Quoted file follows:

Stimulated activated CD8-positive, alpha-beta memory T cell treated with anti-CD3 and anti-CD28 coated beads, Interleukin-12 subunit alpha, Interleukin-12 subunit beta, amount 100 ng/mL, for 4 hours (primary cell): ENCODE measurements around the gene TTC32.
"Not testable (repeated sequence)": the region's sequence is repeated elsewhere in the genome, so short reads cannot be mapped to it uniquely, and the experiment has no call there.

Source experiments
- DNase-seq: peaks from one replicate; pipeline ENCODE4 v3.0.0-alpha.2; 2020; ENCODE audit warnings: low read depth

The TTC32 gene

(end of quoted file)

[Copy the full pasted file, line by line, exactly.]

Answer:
Stimulated activated CD8-positive, alpha-beta memory T cell treated with anti-CD3 and anti-CD28 coated beads, Interleukin-12 subunit alpha, Interleukin-12 subunit beta, amount 100 ng/mL, for 4 hours (primary cell): ENCODE measurements around the gene TTC32.
"Not testable (repeated sequence)": the region's sequence is repeated elsewhere in the genome, so short reads cannot be mapped to it uniquely, and the experiment has no call there.

Source experiments
- DNase-seq: peaks from one replicate; pipeline ENCODE4 v3.0.0-alpha.2; 2020; ENCODE audit warnings: low read depth

The TTC32 gene